'via Blog this'
The anaconda installer used in Fedora is pretty resilient to installation errors. The interface is reasonably easy to follow, even though some new users have gotten confused by a few of the key steps.
However, there are some overt issues that appear after installation, rarely during the install.
The word GRUB just sits on the top left side of the monitor upon reboot. This is almost always a sign that key installation files were corrupted. Again, this can happen due to a bad disc, or improperly downloading and using internet ISOs. However, it can also be a result of really screwed up partitioning. I recommend new users allow Fedora and/or CentOS installer to auto-manage the partitions and to format all partitions you plan to use for Linux (obviously not those used for other things).
I have also noted that one new user ran through the whole Fedora install process, only to find that certain dependencies and key functions failed because they had not properly selected packages needed to properly operate Fedora in the first place. I'm not sure why the install process does not include some form of "default core" selection, but if you click on the customise option you as a new user are left to ensure key things like Gnome or KDE desktop are included. This is also the case with other installations like Gentoo. Be sure to choose all of the packages needed, and if in doubt as a newbie, then remember that including is better than not including.
The overall installation process has also become much longer for Fedora, and seems a bit of a turn off for those new users who prefer a one disk install. I disagree with this preference however, because the benefit of multi-disk distros is that they include a whole lot more that can be installed on systems that 1. may not have an internet connection or 2. need to be ready and working immediately upon installation.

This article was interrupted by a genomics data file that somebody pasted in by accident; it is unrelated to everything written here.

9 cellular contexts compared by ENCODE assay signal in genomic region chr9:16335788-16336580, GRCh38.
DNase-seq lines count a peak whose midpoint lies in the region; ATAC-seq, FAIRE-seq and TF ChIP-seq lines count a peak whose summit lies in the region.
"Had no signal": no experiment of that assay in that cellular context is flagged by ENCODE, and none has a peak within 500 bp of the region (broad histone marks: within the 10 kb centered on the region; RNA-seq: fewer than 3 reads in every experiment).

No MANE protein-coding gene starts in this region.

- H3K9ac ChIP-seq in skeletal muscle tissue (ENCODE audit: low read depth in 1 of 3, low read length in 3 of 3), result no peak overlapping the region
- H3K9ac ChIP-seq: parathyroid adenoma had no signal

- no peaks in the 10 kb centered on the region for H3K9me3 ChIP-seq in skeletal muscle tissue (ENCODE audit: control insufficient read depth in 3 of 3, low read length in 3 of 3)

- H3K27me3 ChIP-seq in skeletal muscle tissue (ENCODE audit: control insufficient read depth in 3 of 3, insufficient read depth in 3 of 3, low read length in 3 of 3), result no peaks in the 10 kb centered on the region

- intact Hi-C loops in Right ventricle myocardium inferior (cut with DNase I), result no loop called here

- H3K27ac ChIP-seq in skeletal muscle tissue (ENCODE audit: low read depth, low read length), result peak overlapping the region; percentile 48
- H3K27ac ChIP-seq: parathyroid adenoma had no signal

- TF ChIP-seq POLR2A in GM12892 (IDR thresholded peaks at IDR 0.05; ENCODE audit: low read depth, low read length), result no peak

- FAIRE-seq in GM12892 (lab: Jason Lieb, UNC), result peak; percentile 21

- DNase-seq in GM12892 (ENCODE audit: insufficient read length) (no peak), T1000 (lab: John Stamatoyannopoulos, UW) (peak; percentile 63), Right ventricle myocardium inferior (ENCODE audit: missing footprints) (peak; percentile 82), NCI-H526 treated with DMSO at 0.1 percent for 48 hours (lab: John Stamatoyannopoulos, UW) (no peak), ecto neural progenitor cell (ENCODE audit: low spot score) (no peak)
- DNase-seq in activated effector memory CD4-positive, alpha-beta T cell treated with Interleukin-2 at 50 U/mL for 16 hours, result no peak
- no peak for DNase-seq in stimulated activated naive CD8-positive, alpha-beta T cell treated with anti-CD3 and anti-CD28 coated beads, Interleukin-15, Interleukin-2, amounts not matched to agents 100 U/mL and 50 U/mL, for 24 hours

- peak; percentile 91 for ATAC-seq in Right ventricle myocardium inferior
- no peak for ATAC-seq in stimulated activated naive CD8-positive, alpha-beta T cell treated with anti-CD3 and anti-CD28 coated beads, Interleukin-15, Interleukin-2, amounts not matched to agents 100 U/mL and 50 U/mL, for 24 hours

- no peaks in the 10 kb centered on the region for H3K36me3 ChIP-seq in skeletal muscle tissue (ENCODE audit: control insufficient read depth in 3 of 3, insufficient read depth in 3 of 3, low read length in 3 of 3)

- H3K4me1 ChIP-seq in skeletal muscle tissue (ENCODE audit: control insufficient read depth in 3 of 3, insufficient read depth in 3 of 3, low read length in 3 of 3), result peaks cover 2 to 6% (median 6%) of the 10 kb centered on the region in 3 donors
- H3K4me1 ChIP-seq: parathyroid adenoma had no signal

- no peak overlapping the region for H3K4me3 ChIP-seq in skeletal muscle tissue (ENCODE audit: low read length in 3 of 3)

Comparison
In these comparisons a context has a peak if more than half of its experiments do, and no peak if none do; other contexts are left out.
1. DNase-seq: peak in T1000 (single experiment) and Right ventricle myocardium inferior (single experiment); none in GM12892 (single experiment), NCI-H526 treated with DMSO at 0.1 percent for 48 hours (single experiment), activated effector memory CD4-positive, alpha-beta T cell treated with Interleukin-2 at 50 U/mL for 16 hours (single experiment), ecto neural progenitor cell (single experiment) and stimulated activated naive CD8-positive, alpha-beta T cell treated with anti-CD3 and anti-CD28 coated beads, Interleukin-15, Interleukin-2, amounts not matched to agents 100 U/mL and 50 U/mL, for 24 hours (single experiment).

I use Gentoo in situations where fine tuned control and performance are essential. It's a damn good flavour, but it is questionable whether Gentoo should be used by someone brand new to Linux. In any case, the number one biggest issue I've found people completely new to Linux have with Gentoo installation has to do with the total compile and completion time.
To set the record straight, Gentoo is allowing a user to pre-compile many applications and parameters. The benefit is measurable in gained performance. By compiling key conditions with the Kernel itself, you gain some beneficial performance increases. However, for a new user who is often just trying to get up to speed, Gentoo may seem to take an eternity to install.
But for new users, this issue is reconciled with two characteristics. First, Gentoo comes as a Live-CD, so it means you can immediately start using it, getting familiar with the interface without having to install it. Once you are ready to install, please understand the reasons for the slow compile/install process and during the compile stages just go watch a tv show or read a good book (it does not have to be War and Peace).
The second biggest issue with Gentoo installation is that new users are often confused or intimidated by the many configuration options. If you are new to Linux and planning to install Gentoo, I recommend you do your first time install with all of the defaults. I have a summary of the Gentoo defaults that may help ease your concerns. Otherwise, tinkering with one or more of the configurations is likely to cause the dreaded: Install Failed!